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The fleeting melting of ice in the Arctic is causing these animals to not have spaces to hunt, so they have to resort to cannibalism so as not to perish.
The cases of polar bears that kill and eat each other in the Arctic continue to increase, due to the melting of ice and human activity that is ending their habitat, a Russian scientist recently said.
“Cannibalism among polar bears is a long established fact, but we are worried that these cases that used to occur rarely are now quite frequent, ” said polar bear expert Ilya Mordvintsev, quoted by the Interfax news agency.
“We can say that cannibalism among polar bears is increased,” said Mordvintsev, a researcher at the Severtsov Institute for Problems of Ecology and Evolution in Moscow.
In a presentation in the city of St. Petersburg, the researcher suggested that the behaviour may be due to lack of food.
“In some seasons there is not enough food and bears attack bears with cubs,” he added.
The increase in cases may also be due to the fact that there are more people who work in the Arctic and realize this behaviour, he said. “Now we get information not only from scientists but from an increasing number of workers in the oil sector and employees of the Ministry of Defense.”
This winter, the area of the Gulf of Obi to the Barents Sea where polar bears used to hunt, is now a busy route of ships loaded with liquefied gas (LNG), Mordvintsev said, with the consequent destruction of ice in this area, AFP said.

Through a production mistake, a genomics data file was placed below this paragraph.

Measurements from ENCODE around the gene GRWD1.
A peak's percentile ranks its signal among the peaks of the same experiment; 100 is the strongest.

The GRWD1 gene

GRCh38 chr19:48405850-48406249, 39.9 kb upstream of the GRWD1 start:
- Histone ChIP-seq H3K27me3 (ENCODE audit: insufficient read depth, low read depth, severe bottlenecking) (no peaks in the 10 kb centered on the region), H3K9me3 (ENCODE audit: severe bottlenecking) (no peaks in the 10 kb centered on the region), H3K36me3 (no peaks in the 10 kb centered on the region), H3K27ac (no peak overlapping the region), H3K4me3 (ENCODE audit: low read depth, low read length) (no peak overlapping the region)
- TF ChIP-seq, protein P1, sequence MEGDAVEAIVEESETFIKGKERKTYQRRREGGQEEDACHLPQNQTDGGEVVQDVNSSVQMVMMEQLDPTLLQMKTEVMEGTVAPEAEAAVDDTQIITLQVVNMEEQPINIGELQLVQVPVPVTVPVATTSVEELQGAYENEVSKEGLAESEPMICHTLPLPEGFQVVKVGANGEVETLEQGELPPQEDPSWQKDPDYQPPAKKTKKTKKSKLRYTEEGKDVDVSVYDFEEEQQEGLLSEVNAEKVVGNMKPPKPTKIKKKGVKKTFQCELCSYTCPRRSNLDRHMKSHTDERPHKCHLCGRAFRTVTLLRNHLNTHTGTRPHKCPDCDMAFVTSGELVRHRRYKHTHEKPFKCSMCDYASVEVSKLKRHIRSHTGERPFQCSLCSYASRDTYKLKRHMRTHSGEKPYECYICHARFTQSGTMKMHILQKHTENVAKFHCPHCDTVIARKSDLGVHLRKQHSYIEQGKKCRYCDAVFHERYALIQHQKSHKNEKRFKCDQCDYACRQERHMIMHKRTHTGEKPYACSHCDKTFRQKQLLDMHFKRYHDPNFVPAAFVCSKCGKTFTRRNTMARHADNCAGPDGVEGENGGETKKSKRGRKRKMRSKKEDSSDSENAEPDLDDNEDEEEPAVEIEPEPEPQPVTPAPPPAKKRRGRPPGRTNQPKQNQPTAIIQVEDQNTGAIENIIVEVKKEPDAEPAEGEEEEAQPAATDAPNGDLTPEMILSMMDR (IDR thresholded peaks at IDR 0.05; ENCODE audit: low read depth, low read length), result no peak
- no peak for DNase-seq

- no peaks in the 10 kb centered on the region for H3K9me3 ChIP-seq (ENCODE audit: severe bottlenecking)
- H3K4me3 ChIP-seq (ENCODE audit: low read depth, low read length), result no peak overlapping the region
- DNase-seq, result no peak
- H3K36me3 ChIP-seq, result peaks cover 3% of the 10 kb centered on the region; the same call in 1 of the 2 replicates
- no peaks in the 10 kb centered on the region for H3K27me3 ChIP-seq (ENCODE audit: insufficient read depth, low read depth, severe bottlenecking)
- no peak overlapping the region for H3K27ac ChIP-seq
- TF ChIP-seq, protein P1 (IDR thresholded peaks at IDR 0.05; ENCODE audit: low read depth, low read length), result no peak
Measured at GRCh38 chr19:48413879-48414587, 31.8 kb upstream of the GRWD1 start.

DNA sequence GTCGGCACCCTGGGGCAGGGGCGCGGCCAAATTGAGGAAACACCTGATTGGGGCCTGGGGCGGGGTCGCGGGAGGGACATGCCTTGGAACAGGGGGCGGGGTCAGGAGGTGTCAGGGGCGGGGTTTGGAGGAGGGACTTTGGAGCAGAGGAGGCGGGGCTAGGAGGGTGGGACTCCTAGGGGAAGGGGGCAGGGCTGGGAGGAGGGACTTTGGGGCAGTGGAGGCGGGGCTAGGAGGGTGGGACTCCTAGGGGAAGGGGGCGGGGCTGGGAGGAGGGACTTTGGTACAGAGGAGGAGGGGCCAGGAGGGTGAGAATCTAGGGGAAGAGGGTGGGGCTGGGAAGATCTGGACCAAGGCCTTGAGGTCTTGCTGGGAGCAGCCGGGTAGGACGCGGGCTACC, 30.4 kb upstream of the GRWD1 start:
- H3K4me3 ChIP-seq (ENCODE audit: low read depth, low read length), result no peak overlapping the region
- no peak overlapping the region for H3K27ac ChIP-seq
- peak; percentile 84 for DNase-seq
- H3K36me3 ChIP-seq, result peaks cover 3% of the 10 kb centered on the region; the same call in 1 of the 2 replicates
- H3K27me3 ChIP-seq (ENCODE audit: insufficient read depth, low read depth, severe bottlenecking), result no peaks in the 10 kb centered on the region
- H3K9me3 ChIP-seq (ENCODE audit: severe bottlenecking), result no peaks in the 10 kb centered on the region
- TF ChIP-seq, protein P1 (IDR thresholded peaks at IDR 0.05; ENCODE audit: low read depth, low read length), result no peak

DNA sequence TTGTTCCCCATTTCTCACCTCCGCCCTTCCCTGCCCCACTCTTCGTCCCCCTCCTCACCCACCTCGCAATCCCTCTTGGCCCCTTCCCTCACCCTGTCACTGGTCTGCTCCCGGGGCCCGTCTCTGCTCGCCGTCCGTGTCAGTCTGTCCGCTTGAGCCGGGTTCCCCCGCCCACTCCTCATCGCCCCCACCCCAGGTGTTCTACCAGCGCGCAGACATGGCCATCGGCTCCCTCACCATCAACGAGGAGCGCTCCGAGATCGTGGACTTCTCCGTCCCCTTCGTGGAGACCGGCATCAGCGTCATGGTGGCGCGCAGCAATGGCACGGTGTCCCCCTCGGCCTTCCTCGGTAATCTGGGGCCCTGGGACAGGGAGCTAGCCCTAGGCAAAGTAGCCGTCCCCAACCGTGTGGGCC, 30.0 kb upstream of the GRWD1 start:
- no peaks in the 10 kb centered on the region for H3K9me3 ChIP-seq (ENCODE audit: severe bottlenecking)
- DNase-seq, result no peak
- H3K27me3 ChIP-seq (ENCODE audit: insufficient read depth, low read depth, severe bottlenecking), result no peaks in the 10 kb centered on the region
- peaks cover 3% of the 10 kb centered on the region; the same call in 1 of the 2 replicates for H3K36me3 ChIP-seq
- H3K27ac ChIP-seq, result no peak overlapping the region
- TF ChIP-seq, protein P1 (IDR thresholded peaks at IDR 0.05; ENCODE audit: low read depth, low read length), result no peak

Russian researchers have found an increasing number of species that leave their traditional hunting grounds due to the melting of ice due to climate warming.
In the last quarter of a century, the ice level at the end of the Arctic summer has been reduced by 40% , says scientist Vladimir Sokolov, who predicts that polar bears will have to stop hunting in the icy sea and will be confined to the lakes and archipelagos near the pole.
“The changes have taken place gradually at this time and it seems that they are not temporary, ” said an Alaska environmental consultant, Adrian Gall, research director who was consulted by EL PAÍS.
The arrival of several species that previously lived in other areas, added to the new behaviours produced by climate change have altered the entire Arctic ecosystem.
Source: La Republica